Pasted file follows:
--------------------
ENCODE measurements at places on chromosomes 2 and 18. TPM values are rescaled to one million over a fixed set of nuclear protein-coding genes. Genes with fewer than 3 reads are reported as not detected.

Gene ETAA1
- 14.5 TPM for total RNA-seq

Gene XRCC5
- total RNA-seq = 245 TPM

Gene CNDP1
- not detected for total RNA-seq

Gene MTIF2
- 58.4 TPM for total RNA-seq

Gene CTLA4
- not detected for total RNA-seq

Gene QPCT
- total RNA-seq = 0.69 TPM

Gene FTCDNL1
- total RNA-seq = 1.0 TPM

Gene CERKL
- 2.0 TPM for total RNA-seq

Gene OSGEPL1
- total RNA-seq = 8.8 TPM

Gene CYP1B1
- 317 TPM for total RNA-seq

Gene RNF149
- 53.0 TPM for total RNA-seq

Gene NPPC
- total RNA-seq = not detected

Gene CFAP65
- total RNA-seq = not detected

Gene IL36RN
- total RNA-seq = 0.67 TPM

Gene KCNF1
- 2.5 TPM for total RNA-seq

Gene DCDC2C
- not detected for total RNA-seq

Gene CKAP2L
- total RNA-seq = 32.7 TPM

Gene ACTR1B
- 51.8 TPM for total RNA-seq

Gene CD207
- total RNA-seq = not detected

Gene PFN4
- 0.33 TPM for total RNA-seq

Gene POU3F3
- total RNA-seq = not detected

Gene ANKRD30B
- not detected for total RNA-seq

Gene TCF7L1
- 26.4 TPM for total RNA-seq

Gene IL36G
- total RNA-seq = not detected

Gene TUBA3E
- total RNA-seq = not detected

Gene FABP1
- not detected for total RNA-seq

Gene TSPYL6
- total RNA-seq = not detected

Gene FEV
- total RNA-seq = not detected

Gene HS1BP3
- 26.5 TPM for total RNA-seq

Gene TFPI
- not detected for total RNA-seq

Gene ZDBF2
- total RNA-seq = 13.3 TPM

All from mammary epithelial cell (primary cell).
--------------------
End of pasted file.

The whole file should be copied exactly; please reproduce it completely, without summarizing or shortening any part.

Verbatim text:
ENCODE measurements at places on chromosomes 2 and 18. TPM values are rescaled to one million over a fixed set of nuclear protein-coding genes. Genes with fewer than 3 reads are reported as not detected.

Gene ETAA1
- 14.5 TPM for total RNA-seq

Gene XRCC5
- total RNA-seq = 245 TPM

Gene CNDP1
- not detected for total RNA-seq

Gene MTIF2
- 58.4 TPM for total RNA-seq

Gene CTLA4
- not detected for total RNA-seq

Gene QPCT
- total RNA-seq = 0.69 TPM

Gene FTCDNL1
- total RNA-seq = 1.0 TPM

Gene CERKL
- 2.0 TPM for total RNA-seq

Gene OSGEPL1
- total RNA-seq = 8.8 TPM

Gene CYP1B1
- 317 TPM for total RNA-seq

Gene RNF149
- 53.0 TPM for total RNA-seq

Gene NPPC
- total RNA-seq = not detected

Gene CFAP65
- total RNA-seq = not detected

Gene IL36RN
- total RNA-seq = 0.67 TPM

Gene KCNF1
- 2.5 TPM for total RNA-seq

Gene DCDC2C
- not detected for total RNA-seq

Gene CKAP2L
- total RNA-seq = 32.7 TPM

Gene ACTR1B
- 51.8 TPM for total RNA-seq

Gene CD207
- total RNA-seq = not detected

Gene PFN4
- 0.33 TPM for total RNA-seq

Gene POU3F3
- total RNA-seq = not detected

Gene ANKRD30B
- not detected for total RNA-seq

Gene TCF7L1
- 26.4 TPM for total RNA-seq

Gene IL36G
- total RNA-seq = not detected

Gene TUBA3E
- total RNA-seq = not detected

Gene FABP1
- not detected for total RNA-seq

Gene TSPYL6
- total RNA-seq = not detected

Gene FEV
- total RNA-seq = not detected

Gene HS1BP3
- 26.5 TPM for total RNA-seq

Gene TFPI
- not detected for total RNA-seq

Gene ZDBF2
- total RNA-seq = 13.3 TPM

All from mammary epithelial cell (primary cell).